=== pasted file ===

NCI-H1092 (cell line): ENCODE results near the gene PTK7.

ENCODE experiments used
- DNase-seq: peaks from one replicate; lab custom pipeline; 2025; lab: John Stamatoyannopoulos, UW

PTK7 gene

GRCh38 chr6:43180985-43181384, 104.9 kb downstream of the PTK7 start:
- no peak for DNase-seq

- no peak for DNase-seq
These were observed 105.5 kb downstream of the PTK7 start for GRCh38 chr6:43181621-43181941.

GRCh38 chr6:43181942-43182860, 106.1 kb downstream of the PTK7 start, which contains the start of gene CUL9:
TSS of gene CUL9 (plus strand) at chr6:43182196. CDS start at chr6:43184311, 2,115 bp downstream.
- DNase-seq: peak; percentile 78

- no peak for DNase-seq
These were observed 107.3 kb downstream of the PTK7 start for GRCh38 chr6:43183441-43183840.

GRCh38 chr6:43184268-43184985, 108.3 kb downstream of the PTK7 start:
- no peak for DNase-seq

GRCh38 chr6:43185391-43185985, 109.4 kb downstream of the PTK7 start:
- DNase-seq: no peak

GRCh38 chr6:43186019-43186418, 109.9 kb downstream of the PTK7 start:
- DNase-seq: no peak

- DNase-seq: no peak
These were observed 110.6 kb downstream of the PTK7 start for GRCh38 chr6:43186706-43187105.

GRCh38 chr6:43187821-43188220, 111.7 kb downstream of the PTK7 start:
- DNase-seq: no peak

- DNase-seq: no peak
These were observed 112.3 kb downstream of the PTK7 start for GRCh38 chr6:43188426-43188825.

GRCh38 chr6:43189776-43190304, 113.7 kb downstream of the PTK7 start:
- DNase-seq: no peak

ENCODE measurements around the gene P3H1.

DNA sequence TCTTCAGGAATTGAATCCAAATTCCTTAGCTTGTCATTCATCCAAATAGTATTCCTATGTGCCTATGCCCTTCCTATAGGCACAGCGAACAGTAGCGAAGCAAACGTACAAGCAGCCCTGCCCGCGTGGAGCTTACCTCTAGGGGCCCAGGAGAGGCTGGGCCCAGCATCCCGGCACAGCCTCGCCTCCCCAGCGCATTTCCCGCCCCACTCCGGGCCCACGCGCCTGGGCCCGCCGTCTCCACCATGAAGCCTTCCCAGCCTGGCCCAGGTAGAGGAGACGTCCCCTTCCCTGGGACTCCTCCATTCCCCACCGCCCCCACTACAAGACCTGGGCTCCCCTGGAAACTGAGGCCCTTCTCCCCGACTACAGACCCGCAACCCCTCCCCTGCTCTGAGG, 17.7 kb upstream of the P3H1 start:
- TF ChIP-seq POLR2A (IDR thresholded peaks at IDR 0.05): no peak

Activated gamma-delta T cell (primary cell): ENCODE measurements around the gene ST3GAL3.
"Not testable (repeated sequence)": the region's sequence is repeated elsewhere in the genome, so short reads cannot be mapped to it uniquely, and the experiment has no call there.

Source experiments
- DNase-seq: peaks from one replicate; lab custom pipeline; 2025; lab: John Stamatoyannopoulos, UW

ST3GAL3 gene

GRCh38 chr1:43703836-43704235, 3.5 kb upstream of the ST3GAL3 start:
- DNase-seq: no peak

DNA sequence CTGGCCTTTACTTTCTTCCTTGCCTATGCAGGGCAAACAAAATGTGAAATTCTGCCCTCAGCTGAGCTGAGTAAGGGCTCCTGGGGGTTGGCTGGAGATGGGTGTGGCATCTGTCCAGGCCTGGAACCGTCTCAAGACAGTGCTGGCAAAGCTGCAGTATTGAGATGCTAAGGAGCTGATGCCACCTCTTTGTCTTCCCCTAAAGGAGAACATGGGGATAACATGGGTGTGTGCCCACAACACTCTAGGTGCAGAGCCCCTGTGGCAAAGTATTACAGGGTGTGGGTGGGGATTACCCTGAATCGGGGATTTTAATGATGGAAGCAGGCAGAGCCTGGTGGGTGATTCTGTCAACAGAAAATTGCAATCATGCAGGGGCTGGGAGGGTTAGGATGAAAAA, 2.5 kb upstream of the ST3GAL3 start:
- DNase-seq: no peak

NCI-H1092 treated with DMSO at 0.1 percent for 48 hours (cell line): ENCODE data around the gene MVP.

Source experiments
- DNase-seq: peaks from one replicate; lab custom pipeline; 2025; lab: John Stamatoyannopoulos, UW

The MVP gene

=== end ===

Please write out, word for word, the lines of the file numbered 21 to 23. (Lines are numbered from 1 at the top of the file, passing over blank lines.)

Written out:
These were observed 110.6 kb downstream of the PTK7 start for GRCh38 chr6:43186706-43187105.

GRCh38 chr6:43187821-43188220, 111.7 kb downstream of the PTK7 start:
- DNase-seq: no peak